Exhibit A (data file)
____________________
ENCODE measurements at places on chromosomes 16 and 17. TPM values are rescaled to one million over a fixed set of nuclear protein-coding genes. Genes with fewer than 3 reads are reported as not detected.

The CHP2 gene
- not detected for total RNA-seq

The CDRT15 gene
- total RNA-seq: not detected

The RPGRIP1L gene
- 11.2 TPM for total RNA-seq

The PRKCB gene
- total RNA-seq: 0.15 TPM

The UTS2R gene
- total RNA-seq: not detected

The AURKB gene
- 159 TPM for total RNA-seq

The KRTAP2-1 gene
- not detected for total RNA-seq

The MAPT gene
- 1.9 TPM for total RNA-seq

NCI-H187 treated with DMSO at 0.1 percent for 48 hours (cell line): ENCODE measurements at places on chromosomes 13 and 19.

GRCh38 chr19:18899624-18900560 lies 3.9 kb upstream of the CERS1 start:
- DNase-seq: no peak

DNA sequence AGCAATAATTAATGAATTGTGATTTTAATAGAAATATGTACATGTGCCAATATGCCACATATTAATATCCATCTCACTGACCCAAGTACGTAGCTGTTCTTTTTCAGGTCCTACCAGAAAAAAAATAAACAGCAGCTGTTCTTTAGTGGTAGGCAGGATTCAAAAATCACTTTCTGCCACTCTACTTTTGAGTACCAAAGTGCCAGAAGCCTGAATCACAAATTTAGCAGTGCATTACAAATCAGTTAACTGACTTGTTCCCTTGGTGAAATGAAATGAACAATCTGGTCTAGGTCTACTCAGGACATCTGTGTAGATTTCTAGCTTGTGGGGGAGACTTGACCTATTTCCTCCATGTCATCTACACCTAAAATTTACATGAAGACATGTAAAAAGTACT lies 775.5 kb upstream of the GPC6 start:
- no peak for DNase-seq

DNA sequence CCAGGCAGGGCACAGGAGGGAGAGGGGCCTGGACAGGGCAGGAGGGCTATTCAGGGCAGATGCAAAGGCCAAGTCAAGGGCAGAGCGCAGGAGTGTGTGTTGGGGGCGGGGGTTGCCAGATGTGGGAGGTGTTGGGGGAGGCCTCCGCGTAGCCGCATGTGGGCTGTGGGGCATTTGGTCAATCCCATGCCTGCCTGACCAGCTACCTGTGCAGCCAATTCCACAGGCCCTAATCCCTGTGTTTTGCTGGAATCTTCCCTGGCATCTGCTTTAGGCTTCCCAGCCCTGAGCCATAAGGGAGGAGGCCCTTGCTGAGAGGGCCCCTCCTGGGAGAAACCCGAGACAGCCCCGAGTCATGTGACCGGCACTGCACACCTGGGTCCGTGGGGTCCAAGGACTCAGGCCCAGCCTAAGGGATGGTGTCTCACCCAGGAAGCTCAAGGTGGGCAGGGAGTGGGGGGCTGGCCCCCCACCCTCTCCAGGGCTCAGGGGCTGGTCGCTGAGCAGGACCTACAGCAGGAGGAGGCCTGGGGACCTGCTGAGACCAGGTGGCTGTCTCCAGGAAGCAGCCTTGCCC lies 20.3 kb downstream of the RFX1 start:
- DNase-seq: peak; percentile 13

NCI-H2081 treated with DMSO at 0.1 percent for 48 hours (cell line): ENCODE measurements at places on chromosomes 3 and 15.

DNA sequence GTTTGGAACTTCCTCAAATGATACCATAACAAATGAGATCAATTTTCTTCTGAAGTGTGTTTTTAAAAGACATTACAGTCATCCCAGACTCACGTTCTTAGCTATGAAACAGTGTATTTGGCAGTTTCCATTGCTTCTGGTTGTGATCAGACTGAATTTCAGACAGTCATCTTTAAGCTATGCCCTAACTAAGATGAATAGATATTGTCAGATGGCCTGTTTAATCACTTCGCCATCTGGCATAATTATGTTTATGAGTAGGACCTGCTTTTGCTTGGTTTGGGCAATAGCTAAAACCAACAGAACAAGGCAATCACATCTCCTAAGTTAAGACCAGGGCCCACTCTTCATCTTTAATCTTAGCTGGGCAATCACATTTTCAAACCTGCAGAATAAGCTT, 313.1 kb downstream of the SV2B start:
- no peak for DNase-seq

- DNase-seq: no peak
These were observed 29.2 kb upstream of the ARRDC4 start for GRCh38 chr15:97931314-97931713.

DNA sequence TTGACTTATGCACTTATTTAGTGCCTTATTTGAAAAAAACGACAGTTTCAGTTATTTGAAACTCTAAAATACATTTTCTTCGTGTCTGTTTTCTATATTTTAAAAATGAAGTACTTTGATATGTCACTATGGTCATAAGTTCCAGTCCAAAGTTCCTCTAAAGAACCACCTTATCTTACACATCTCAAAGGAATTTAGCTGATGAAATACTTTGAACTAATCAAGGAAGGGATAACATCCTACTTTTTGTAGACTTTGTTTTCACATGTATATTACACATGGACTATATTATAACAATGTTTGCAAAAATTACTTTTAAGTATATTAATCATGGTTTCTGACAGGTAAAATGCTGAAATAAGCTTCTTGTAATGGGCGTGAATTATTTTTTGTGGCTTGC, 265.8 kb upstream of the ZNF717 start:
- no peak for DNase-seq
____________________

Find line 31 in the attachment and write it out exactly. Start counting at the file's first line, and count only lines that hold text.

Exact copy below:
- no peak for DNase-seq